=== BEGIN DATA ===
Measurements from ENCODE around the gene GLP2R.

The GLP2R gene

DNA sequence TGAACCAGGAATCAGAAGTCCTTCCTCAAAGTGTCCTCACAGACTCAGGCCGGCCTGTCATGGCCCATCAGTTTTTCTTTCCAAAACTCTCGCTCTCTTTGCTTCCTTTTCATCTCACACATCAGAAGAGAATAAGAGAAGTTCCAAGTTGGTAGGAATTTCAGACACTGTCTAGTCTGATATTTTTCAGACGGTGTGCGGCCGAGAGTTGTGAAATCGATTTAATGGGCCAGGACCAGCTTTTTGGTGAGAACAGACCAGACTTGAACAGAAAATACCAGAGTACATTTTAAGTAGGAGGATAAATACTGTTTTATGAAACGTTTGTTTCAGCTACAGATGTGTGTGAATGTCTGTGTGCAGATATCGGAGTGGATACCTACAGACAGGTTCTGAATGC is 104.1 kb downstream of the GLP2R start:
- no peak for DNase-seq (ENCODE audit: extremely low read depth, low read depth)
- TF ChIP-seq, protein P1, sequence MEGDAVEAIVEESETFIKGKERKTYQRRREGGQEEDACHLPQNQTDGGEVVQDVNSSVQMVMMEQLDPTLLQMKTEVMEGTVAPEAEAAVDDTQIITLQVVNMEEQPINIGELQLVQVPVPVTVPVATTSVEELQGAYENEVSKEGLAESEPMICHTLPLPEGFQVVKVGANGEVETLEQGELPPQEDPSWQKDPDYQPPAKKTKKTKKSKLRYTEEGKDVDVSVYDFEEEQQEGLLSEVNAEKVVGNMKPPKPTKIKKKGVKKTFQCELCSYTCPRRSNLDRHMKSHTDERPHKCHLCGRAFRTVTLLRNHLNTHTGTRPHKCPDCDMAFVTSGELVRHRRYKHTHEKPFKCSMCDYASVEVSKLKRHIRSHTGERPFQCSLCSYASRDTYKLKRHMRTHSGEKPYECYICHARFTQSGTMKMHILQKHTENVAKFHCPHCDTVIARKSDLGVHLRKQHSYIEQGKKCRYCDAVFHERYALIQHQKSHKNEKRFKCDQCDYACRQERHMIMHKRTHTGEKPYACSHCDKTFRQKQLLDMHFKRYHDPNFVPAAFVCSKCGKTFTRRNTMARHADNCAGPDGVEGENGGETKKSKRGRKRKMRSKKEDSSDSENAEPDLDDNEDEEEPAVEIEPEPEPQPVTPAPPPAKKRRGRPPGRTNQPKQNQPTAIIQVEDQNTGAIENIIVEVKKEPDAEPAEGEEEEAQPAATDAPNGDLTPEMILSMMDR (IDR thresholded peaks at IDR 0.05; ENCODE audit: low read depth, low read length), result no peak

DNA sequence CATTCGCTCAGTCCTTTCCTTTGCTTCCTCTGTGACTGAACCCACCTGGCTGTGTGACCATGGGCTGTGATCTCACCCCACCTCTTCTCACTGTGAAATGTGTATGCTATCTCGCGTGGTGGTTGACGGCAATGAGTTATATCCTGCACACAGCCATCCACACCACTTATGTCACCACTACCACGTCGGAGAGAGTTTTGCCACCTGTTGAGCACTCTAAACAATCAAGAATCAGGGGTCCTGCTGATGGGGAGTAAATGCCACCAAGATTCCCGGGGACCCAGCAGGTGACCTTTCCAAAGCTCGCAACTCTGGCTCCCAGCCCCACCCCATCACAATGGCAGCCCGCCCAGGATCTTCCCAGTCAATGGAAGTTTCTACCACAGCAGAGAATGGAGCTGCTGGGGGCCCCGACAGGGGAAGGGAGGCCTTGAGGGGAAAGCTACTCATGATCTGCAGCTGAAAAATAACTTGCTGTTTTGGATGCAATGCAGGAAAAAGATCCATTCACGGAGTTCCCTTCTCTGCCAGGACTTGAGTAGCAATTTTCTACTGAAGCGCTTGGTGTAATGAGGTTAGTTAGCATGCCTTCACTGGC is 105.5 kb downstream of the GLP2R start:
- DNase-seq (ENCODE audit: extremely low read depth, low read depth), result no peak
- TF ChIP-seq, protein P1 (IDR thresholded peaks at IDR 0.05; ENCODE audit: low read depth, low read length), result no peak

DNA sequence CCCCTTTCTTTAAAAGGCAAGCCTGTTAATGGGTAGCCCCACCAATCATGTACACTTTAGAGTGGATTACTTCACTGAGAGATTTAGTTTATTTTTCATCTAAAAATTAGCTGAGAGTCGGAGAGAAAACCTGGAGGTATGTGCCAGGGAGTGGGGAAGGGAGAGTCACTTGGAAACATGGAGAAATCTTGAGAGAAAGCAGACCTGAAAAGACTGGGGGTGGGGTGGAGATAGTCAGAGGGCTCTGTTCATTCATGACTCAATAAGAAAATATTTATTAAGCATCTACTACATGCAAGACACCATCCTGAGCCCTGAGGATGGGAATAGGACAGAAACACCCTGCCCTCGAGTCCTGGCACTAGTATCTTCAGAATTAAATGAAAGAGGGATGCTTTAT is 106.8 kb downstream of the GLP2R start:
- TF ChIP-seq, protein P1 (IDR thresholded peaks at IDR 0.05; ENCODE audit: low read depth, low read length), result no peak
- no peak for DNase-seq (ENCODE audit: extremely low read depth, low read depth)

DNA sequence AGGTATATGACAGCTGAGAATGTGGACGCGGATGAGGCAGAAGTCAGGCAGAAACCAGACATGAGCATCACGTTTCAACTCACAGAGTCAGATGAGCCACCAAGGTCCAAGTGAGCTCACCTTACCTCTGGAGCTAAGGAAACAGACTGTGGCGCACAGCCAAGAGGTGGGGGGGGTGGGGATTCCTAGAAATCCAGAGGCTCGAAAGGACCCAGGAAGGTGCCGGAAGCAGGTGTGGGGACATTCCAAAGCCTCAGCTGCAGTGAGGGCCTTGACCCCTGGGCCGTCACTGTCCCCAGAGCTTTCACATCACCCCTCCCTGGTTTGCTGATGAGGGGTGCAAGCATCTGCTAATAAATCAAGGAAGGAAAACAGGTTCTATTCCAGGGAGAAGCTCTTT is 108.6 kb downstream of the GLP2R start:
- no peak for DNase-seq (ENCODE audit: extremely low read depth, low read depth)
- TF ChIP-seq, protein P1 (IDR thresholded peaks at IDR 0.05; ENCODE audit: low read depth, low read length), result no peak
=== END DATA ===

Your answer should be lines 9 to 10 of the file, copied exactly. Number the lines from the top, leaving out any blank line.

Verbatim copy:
DNA sequence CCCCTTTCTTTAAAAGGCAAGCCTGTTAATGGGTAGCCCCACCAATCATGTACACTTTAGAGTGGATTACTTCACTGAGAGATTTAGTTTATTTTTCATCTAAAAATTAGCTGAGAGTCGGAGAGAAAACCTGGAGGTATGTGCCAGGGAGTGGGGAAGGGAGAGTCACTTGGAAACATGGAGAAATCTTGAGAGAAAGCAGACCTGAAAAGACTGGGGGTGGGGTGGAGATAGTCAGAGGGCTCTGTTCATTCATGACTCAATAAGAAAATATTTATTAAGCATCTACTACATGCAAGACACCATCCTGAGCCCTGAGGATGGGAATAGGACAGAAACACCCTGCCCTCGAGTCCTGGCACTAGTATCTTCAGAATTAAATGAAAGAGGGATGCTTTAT is 106.8 kb downstream of the GLP2R start:
- TF ChIP-seq, protein P1 (IDR thresholded peaks at IDR 0.05; ENCODE audit: low read depth, low read length), result no peak